When you’ve been doing comedy together for as long as Nick Kroll and John Mulaney have — nearly 20 years now — there comes a time when you write scenes where you talk dirty to each other and sloppily make out. For Kroll and Mulaney, that scene came in episode four of the second season of Big Mouth, which premiered this past weekend. But, it being Big Mouth, it was not so simple. For the characters they were voicing, Andrew and Lola, the make-out was the result of a complicated mix of shame and hormones — a complex collaboration between Andrew’s Hormone Monster and Shame Wizard.
This scene is the focus of the premiere episode of the fourth season of Good One, Vulture Comedy’s podcast about jokes and the people who write them. Listen to the episode and read a short excerpt of the discussion below. Tune in to Good One every Monday on Apple Podcasts, Spotify, or wherever you get your podcasts.
How did you decide to pair Andrew and Lola?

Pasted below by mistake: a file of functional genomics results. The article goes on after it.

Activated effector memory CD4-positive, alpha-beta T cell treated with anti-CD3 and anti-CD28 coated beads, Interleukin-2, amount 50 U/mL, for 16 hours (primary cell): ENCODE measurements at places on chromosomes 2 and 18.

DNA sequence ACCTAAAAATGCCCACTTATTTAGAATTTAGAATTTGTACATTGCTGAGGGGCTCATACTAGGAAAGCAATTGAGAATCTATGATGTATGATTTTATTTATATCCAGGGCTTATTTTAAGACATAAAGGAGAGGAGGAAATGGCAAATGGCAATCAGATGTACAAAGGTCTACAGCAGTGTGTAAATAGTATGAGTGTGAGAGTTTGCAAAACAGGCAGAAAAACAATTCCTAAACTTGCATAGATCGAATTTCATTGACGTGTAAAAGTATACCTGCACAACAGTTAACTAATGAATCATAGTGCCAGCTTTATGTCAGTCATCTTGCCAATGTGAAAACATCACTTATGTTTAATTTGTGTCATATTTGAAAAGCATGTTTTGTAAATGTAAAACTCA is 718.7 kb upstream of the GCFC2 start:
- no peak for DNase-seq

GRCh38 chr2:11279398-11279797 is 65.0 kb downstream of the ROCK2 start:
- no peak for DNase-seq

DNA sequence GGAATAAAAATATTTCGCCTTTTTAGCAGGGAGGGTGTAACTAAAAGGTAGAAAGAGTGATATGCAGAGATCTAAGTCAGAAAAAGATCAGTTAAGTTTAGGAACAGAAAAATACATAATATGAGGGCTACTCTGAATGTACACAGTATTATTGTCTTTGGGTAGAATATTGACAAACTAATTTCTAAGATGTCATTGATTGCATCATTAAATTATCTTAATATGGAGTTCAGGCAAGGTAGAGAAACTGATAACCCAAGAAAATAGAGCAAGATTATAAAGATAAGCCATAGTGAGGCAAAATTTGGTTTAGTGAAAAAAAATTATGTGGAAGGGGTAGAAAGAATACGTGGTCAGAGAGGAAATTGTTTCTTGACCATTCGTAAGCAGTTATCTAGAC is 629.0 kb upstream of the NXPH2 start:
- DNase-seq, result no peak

Going way back to the beginning of the season, we had some ideas of things we wanted to hit. Big ideas. The biggest is the idea of a Shame Wizard. So, Andrew Goldberg, whom I created the show with, alongside Jen Flackett and Mark Levin, came to us thinking about season two, and I was like, “I think we should have a shame character, like a shame monster.” And I said I thought it should be a Shame Wizard because there is some kind of spell that shame puts over us and haunts us with. Then our room opens up, and we talk about what the season will look like. “We have this Shame Wizard — how will this manifest itself? What would be a good inciting incident for Andrew’s shame?” We decided Andrew gets caught masturbating to Nick’s sister’s Leah’s bathing suit that she has hung in the pool house. Leah sees him jerking off, Andrew runs off from the house, the Shame Wizard sort of follows him, and we see the beginning of the Shame Wizard. Then it becomes: What are some good examples or ways to express that? What are different manifestations of how shame would play out in a boy like Andrew?